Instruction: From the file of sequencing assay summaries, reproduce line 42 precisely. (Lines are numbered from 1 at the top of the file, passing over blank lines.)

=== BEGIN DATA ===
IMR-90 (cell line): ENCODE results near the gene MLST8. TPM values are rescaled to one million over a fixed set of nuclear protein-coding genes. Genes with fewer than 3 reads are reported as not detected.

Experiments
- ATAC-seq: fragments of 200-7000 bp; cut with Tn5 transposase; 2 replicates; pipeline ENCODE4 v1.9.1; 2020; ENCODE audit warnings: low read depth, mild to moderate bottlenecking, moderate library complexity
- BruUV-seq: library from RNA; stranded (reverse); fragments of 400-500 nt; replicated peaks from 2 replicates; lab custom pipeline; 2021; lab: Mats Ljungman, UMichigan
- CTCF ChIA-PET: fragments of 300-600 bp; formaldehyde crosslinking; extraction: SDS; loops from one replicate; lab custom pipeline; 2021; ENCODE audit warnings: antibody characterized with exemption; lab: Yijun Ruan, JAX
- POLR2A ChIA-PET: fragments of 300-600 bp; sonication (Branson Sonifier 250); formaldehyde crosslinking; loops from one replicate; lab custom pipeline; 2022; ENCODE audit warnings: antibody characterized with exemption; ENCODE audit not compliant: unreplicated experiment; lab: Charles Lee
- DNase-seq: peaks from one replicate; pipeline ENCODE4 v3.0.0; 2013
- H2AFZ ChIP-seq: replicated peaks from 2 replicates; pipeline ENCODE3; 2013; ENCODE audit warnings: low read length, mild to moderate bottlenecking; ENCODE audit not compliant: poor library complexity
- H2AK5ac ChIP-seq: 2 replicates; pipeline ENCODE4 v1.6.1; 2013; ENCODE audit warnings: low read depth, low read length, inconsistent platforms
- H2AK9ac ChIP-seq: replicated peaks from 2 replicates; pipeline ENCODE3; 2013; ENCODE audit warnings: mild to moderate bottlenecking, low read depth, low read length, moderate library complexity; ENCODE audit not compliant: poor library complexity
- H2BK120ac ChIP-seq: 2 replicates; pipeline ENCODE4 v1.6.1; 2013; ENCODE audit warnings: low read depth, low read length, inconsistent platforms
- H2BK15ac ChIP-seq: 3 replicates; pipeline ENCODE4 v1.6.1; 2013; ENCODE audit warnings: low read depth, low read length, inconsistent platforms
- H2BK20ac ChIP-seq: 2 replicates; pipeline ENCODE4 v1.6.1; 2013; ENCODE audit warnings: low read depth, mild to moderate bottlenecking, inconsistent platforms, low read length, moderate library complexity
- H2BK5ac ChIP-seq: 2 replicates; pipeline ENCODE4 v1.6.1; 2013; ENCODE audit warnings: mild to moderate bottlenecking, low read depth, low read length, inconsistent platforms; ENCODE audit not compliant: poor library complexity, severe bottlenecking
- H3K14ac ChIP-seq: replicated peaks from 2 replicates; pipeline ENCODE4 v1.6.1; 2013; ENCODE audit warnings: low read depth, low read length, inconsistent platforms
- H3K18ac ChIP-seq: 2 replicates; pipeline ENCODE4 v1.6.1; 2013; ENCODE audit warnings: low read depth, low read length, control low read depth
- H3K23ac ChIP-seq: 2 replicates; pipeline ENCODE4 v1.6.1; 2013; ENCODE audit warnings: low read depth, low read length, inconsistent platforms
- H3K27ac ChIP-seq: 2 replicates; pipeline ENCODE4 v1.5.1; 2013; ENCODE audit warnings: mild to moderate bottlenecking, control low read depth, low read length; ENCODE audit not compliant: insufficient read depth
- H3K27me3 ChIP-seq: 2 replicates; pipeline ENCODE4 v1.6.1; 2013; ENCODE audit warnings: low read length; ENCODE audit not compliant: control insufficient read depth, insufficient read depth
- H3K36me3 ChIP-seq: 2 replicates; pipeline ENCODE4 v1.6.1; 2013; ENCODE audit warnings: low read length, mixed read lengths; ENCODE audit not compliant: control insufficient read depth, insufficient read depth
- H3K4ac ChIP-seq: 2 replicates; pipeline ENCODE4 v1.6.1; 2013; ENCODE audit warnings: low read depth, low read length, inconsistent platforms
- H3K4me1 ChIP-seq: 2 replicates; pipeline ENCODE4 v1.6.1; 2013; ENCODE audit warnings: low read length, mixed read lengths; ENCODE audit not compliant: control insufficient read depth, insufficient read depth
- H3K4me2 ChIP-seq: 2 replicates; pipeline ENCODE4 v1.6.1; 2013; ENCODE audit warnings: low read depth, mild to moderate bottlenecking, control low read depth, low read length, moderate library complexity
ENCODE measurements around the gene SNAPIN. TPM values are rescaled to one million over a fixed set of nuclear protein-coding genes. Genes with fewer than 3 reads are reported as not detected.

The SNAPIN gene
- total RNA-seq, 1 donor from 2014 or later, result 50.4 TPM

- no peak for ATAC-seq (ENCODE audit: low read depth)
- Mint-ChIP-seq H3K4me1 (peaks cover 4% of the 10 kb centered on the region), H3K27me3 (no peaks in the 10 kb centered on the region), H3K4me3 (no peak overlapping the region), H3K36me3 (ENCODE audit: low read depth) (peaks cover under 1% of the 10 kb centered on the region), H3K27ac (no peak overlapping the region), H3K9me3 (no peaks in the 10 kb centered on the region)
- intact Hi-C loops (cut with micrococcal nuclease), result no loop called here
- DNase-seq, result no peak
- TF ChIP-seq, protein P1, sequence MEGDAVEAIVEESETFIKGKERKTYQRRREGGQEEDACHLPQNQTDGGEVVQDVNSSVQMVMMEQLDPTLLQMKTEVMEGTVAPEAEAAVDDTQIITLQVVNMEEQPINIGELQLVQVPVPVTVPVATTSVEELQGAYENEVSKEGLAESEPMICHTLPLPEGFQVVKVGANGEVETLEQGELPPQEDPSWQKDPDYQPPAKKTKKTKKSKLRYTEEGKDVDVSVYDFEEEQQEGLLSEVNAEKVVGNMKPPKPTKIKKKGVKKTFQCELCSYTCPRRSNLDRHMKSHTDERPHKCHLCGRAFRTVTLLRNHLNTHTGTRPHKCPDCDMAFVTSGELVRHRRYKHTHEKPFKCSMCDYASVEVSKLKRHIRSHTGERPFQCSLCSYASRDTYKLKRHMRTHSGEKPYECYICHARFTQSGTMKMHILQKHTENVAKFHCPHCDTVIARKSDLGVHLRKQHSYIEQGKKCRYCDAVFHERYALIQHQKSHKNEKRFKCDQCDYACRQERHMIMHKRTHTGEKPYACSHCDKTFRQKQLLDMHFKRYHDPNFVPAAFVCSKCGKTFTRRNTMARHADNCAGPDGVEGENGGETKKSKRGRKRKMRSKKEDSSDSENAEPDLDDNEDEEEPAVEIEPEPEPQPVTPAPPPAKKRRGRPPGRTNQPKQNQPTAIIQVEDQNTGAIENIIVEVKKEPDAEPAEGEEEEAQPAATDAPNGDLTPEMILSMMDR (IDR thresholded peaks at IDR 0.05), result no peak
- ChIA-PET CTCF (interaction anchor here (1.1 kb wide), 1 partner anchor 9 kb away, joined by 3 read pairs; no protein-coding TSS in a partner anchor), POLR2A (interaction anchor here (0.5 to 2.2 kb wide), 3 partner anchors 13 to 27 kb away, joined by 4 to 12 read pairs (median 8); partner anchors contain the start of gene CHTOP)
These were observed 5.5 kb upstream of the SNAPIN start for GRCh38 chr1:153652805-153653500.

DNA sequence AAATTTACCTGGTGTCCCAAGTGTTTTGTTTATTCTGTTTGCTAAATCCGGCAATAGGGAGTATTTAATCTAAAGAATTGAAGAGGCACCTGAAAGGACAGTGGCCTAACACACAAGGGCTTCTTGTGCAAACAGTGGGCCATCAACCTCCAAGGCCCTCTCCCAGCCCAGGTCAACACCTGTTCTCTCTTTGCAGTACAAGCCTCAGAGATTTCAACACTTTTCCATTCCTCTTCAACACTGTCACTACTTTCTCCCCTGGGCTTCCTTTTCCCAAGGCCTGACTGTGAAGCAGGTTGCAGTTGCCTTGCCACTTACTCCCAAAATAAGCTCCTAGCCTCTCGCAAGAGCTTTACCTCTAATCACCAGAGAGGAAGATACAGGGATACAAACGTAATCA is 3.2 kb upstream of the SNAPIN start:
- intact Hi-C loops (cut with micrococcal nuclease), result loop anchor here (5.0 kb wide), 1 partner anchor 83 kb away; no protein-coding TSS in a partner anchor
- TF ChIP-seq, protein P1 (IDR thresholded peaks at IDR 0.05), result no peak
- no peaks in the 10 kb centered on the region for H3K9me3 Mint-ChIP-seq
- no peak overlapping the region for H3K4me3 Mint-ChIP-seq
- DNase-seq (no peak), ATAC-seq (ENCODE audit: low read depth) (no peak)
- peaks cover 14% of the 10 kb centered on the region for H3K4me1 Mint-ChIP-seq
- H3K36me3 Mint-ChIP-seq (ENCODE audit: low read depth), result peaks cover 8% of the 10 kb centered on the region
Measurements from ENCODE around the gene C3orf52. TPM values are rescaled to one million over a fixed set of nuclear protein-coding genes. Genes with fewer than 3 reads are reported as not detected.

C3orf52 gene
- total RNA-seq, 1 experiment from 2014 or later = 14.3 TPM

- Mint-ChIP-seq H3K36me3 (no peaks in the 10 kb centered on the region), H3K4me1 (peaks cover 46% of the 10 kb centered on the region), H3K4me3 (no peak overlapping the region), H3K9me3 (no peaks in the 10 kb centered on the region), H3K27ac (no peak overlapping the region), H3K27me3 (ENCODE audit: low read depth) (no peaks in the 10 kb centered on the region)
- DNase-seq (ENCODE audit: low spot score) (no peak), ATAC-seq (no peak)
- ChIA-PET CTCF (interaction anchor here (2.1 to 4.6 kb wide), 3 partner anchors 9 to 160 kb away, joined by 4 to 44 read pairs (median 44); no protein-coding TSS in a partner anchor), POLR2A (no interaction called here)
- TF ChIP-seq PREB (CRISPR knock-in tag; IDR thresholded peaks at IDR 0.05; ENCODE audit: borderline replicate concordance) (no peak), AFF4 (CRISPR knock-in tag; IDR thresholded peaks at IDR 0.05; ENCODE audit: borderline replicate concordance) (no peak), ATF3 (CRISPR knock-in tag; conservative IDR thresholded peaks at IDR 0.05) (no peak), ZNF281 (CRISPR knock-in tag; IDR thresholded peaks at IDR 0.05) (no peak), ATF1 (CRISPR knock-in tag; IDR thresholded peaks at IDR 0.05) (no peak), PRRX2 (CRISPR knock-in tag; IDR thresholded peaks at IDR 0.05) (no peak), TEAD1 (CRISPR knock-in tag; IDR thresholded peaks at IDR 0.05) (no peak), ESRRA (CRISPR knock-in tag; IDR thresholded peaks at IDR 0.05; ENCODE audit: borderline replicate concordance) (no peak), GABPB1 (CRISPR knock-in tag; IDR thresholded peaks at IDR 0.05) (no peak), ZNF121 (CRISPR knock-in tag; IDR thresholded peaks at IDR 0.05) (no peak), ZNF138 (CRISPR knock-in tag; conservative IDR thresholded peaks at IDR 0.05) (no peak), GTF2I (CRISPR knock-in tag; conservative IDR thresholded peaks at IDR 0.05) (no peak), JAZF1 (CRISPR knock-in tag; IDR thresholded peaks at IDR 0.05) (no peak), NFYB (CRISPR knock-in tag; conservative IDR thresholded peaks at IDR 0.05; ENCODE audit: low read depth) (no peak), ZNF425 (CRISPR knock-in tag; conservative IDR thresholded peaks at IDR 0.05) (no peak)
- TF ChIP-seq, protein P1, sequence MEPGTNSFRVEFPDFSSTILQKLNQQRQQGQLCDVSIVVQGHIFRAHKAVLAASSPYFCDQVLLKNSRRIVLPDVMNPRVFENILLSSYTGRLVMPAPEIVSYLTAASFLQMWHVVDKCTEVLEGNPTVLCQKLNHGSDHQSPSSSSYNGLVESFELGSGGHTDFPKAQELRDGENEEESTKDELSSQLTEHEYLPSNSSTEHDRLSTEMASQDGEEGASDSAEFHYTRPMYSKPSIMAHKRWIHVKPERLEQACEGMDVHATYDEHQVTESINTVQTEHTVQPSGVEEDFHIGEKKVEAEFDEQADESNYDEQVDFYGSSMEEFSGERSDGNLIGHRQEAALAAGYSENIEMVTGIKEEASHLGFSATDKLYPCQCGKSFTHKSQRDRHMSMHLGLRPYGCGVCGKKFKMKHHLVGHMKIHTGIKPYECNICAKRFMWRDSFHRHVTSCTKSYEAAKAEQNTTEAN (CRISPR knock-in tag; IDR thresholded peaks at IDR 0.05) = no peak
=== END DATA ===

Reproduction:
Measurements from ENCODE around the gene C3orf52. TPM values are rescaled to one million over a fixed set of nuclear protein-coding genes. Genes with fewer than 3 reads are reported as not detected.